Have an Idea? What about a Patent?
Insight August 17, 2011
I’m a patent attorney. As a result, I get a lot of questions from people about patents. Questions like: "Do you think this idea is patentable?"; "Do I need to hire an attorney?"; or "How much will it cost to file a patent?"
I’ve always enjoyed interacting with inventors. They are often very excited about their ideas and love teaching others about their innovations. When inventors come to me with a great idea that has potential commercial value, I often encourage them to look into pursuing a patent.
Preparing, filing, prosecuting, maintaining and commercializing a patent can be expensive. While it is possible to do most of this yourself, I recommend working with a patent attorney or registered patent agent because of the complexities in patent law. But regardless of whether you choose to work with an attorney or strike out on your own, there are some initial steps I usually suggest to save costs and go through the process more efficiently.
In order to reduce costs, I usually advise individuals to do a patent search first to find the most relevant prior patent or prior patent publications ([url=http://www.uspto.gov]http://www.uspto.gov[/url] allows free patent searching, as does Google’s patent search engine.) Relevant patents or publications are those that include descriptions similar to your invention. This search will allow you to (1) determine if your invention is patentable (in other words, confirm that no one else has already patented or disclosed the concept) and also (2) find close patents to use as templates or samples for your patent application, which will save money on fees.
The first reason for conducting this search is pretty straightforward - you don’t want to spend hundreds or thousands of dollars on a patent application that is easily invalidated or rejected because it’s not patentable due to a prior patent. You should also keep an eye out for any patents that include claims that may cover what you are planning to commercialize. If you cannot design around the patent or develop defenses against it, you may need to obtain a license from the other patent owner.
The second reason to conduct this search is equally important since many inventions are improvements of existing technologies. Your invention may be the next generation technology that builds on a previous technology (notice the patent cited below was issued in 2007 for “a better mouse trap”). Patents relating to the previous technology may be good templates for your application and you may come up with new ideas while reviewing other patents.
As a first step, I’d recommend searching on the USPTO.gov database using different combinations of keyword search terms (e.g., (mouse OR rat OR rodent) AND (trap OR catch)) and see what hits you get.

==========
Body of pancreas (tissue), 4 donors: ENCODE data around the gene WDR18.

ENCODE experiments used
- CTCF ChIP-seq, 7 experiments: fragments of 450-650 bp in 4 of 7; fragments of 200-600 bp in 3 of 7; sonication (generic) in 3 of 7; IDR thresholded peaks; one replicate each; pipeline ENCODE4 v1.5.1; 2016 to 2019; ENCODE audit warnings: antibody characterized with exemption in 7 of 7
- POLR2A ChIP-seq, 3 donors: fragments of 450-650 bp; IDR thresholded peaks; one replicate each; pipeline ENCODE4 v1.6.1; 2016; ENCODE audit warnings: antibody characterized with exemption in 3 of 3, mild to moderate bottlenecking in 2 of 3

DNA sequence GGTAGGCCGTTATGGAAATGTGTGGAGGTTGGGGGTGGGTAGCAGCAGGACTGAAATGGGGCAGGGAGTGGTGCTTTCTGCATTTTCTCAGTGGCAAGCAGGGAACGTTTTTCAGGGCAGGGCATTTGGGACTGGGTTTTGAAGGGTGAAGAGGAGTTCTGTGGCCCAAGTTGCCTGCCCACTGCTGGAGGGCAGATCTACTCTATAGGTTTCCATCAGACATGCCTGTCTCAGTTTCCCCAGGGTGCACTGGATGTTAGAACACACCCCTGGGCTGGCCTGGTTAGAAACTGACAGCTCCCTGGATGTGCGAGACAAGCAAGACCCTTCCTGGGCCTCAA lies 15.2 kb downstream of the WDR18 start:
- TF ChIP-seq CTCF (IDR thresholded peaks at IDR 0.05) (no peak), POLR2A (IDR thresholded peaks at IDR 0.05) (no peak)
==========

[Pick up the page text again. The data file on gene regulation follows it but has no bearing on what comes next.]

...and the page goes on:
However, there are two problems with key word searching: (1) too many hits making it difficult to narrow and (2) too many synonyms which may result in missing some relevant patents.
Accordingly, once you find relevant patents, you can better focus your search by limiting it to the class/subclass the relevant patents should be classified in (see, [url=http://www.uspto.gov/go/classification/selectnumwithtitle.htm]http://www.uspto.gov/go/classification/selectnumwithtitle.htm[/url]).
To do this, look at where the relevant patent is classified within the US patent classification system (for example, in the sample below, the patent is classified in US Classes 43/67 and 43/66).
Further, once you find a relevant or related patent, you can click the “[Referenced By]” button to find other patents that cite the patent you found in your search and are thus likely also relevant. Also review the prior patents that are listed on the patents you are reviewing. These are patents that were considered during the prosecution of the patent you are reviewing and may also be relevant.
In addition, try searching for patents owned by companies in the same field as your invention (e.g., AN/Microsoft).
Patents that are close to, but which still don’t disclose, your invention can be converted to Word documents and used as templates for writing your patent application. Writing such a draft application should save costs if you later use a patent attorney/agent to finalize the application for filing.
United States Patent 7,216,457 Hanning, Jr. May 15, 2007
Abstract: The disclosure is directed to a mouse trap for insertion through the opening in the top of a pop can. The trap is formed of one piece stainless spring steel and includes a can-engaging element affixed to a can-engaging clip for engaging opposed surfaces of the pop can top. An intermediate element is affixed to the can-engaging element and to support element which, in turn, is affixed to a bait support element. The trap obstructs the can opening when the trap is in the release or sprung position.
Inventors: Hanning, Jr.; Robert Cooper (Long Lake, MN)
Appl. No.: 11/350,527 Filed: February 10, 2006
Current U.S. Class: 43/67 ; 43/66
Current International Class: A01M 23/08 (20060101)
Field of Search: 43/67,65,66,76
References Cited [Referenced By]